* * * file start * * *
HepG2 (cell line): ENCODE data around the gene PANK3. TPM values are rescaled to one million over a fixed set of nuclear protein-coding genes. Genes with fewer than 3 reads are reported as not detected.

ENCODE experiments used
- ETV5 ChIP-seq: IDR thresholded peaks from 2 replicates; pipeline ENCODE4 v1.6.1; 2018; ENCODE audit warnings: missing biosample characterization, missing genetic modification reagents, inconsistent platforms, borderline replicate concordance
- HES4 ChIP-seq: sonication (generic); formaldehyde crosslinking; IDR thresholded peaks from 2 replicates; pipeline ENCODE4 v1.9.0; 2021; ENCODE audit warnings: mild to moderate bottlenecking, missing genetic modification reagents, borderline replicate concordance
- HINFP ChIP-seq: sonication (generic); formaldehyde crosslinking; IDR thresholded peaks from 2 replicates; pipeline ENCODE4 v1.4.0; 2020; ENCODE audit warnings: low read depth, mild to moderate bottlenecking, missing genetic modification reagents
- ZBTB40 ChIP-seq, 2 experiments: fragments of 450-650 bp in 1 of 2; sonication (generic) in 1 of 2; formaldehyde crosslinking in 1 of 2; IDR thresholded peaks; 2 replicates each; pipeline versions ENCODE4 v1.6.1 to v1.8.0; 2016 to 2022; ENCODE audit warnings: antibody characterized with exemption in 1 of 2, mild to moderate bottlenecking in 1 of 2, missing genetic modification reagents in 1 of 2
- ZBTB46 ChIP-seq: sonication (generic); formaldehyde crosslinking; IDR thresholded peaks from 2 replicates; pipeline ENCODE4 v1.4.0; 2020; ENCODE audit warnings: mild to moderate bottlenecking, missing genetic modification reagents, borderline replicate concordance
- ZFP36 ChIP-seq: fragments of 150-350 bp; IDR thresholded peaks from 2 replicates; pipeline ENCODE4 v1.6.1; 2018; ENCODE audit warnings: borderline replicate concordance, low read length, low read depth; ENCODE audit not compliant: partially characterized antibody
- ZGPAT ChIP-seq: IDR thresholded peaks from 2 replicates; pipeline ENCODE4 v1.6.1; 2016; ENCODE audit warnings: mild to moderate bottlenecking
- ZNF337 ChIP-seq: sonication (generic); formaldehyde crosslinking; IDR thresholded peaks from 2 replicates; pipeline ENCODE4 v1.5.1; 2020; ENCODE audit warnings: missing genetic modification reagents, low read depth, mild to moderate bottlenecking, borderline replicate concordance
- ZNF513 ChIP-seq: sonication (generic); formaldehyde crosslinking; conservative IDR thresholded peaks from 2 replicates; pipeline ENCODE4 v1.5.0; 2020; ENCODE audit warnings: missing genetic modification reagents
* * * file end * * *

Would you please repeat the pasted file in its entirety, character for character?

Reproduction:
HepG2 (cell line): ENCODE data around the gene PANK3. TPM values are rescaled to one million over a fixed set of nuclear protein-coding genes. Genes with fewer than 3 reads are reported as not detected.

ENCODE experiments used
- ETV5 ChIP-seq: IDR thresholded peaks from 2 replicates; pipeline ENCODE4 v1.6.1; 2018; ENCODE audit warnings: missing biosample characterization, missing genetic modification reagents, inconsistent platforms, borderline replicate concordance
- HES4 ChIP-seq: sonication (generic); formaldehyde crosslinking; IDR thresholded peaks from 2 replicates; pipeline ENCODE4 v1.9.0; 2021; ENCODE audit warnings: mild to moderate bottlenecking, missing genetic modification reagents, borderline replicate concordance
- HINFP ChIP-seq: sonication (generic); formaldehyde crosslinking; IDR thresholded peaks from 2 replicates; pipeline ENCODE4 v1.4.0; 2020; ENCODE audit warnings: low read depth, mild to moderate bottlenecking, missing genetic modification reagents
- ZBTB40 ChIP-seq, 2 experiments: fragments of 450-650 bp in 1 of 2; sonication (generic) in 1 of 2; formaldehyde crosslinking in 1 of 2; IDR thresholded peaks; 2 replicates each; pipeline versions ENCODE4 v1.6.1 to v1.8.0; 2016 to 2022; ENCODE audit warnings: antibody characterized with exemption in 1 of 2, mild to moderate bottlenecking in 1 of 2, missing genetic modification reagents in 1 of 2
- ZBTB46 ChIP-seq: sonication (generic); formaldehyde crosslinking; IDR thresholded peaks from 2 replicates; pipeline ENCODE4 v1.4.0; 2020; ENCODE audit warnings: mild to moderate bottlenecking, missing genetic modification reagents, borderline replicate concordance
- ZFP36 ChIP-seq: fragments of 150-350 bp; IDR thresholded peaks from 2 replicates; pipeline ENCODE4 v1.6.1; 2018; ENCODE audit warnings: borderline replicate concordance, low read length, low read depth; ENCODE audit not compliant: partially characterized antibody
- ZGPAT ChIP-seq: IDR thresholded peaks from 2 replicates; pipeline ENCODE4 v1.6.1; 2016; ENCODE audit warnings: mild to moderate bottlenecking
- ZNF337 ChIP-seq: sonication (generic); formaldehyde crosslinking; IDR thresholded peaks from 2 replicates; pipeline ENCODE4 v1.5.1; 2020; ENCODE audit warnings: missing genetic modification reagents, low read depth, mild to moderate bottlenecking, borderline replicate concordance
- ZNF513 ChIP-seq: sonication (generic); formaldehyde crosslinking; conservative IDR thresholded peaks from 2 replicates; pipeline ENCODE4 v1.5.0; 2020; ENCODE audit warnings: missing genetic modification reagents